What makes My View From The Summit appealing is that, although told from a modern perspective some vignettes are filled with age-old lessons: Letting go, not taking on more than we can handle, being grateful, understanding that we can’t control everything and shouldn’t even try. These essays could help the overworked superwoman who is trying to balance being a mother, wife, sister, daughter, employee, who is constantly on the go, and doing it all. Thomas reminds us of the small marvels of life that we should be thankful for, even in the midst of our daily grind. And that, “You can lose your sense of self trying to please other people” (CreateSpace, January 20, 2014).
You’ve probably heard most of his common sense advice before in one form or another. Take, Rule #6: “I Will Fire the Announcer.” By that, the author means ignoring that distracting, negative voice in your head capable of discouraging you via a defeatist attitude. He suggests that, instead, you “Trust your heart, because you feel it.”
Robinson’s other axioms range from “I Will Determine My Habits” to “I Will Believe in Myself” to “I Am Who I Think I Am, and I Get What I Expect.” In terms of more innovative ideas, he devotes an entire chapter to the difference between the “I” (good) and “Me” (bad) mentalities (Tallfellow Press, June 22, 2015).
Brad Meltzer was born in Brooklyn, which is where Jackie Robinson broke baseball’s color line when he joined for the Dodgers in 1947. But that’s not what inspired the best-selling author to write I Am Jackie Robinson. Rather, the father of a daughter and identical twin boys had grown tired of watching his children admire reality-TV stars and trash-talking pro athletes as if they were true heroes.
These attention-seeking celebrities were famous, yes. But were they worth emulating and looking up to? No. As Brad puts it, “I wanted my kids to see real heroes… and real people no different from themselves.” So, he decided to publish a series of books for young readers touching upon the real-life childhoods and achievements of such icons as Dr. Martin Luther King, Abraham Lincoln, Rosa Parks and Albert Einstein.
Tony’s upbringing in Boston back in the Fifties and Sixties was way worse than merely modest, given how he and his sister were raised in a rough Roxbury ghetto they were lucky to survive.
His absentee-dad was rarely around after being caught molesting his daughter, not that the heroin addicted-pimp/Mafia hit man would have made much of a role model. Consequently, Tony’s mom was totally dependent on that bi-weekly Welfare check from the government. And up until she lost her mind in 1965, the emotionally-abusive woman was fond of routinely reminding her kids that they were “black and ugly” and that nobody wanted them (Amber Communications Group, April 28, 2015).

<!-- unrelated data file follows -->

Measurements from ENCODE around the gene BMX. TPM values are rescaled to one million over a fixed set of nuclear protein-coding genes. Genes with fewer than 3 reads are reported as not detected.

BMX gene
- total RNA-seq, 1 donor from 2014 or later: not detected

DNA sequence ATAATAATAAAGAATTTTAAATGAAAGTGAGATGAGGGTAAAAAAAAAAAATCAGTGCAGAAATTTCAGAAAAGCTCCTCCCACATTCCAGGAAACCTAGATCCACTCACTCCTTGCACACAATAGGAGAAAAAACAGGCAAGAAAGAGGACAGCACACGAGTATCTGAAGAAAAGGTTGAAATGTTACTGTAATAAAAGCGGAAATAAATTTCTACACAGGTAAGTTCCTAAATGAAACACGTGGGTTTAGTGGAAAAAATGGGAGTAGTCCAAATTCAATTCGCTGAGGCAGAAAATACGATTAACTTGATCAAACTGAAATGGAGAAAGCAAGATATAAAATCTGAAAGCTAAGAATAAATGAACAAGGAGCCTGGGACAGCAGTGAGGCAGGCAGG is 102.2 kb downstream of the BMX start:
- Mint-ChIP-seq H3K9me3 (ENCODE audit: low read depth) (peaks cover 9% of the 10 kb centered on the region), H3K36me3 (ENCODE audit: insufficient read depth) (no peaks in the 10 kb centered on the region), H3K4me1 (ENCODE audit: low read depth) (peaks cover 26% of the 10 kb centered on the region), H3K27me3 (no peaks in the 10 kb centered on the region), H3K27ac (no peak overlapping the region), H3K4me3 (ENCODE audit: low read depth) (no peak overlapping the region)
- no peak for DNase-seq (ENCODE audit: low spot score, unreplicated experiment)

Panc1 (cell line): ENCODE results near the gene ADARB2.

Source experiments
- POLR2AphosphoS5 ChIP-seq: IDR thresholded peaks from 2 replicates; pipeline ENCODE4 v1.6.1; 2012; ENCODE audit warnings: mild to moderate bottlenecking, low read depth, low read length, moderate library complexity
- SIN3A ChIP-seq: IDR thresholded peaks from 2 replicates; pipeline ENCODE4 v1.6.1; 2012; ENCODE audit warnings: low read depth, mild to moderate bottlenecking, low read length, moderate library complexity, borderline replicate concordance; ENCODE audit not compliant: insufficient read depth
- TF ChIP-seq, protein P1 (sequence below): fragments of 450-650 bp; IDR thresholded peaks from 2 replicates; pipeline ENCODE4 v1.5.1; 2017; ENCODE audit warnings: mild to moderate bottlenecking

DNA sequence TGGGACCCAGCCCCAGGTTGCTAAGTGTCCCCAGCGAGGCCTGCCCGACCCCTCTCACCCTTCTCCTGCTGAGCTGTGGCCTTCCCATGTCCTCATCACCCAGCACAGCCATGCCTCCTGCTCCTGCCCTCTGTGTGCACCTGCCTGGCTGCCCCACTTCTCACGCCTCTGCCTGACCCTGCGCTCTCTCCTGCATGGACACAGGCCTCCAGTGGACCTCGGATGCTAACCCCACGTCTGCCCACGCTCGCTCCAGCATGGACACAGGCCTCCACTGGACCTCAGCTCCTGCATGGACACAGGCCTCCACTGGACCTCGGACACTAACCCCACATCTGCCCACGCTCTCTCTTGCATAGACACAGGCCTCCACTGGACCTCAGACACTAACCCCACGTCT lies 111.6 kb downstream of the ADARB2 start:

How to Avoid the Superwoman Complex bills itself as a how-to book designed to help working females at risk of spreading themselves too thin. Unfortunately, in a classic case of bait and switch, the actual advice dispensed on its pages bears little resemblance to what’s suggested by the self-help sounding title.
Instead, this opus is filled with a lot of the sort of boiler plate medical advice you might find on pamphlets in a general practitioner’s waiting room. And the author, C. Nicole Swiner, MD, just happens to be a physician with a family practice (C.Nicole Swiner, December 29, 2014).
“Ms. Due accomplishes the hardest thing of all with deceptive ease, creating characters we care about on their most human level.”
Named one of Publishers Weekly Top 10 Science Fiction, Fantasy & Horror titles for the fall! Whether weaving family life and history into dark fiction or writing speculative Afrofuturism, American Book Award winner and Essence bestselling author Tananarive Due’s work is both riveting and enlightening. In her debut collection of short fiction, Due takes us to Gracetown, a small Florida town that has both literal and figurative ghost; into future scenarios that seem all too real; and provides empathetic portraits of those whose lives are touched by Otherness. Featuring an award-winning novella and fifteen stories-one of which has never been published before-Ghost Summer: Stories, is sure to both haunt and delight. The title novella, Ghost Summer, won a Kindred Award from the Carl Brandon Society (Prime Books, September 15, 2015).
In 1980s Buffalo, New York, the recession has transformed the city’s proudest African American neighborhood into a ghetto. Loretta Ford, an eccentric single mother and religious fanatic, survives for years by masquerading as the owner of a dead woman’s house. Her reclusive life is interrupted when an unlikely incident brings the mayor of Buffalo to her home in the middle of the night. Their secret meeting sets off a chain of events that will leave two families altered forever.
With all the passion of a Shakespearean tragedy and a cast of characters never to be forgotten, The Garden of Unfortunate Souls vividly depicts the consequences of violence, sex, and gender conflict in African American communities (Booktrope, April 17, 2015).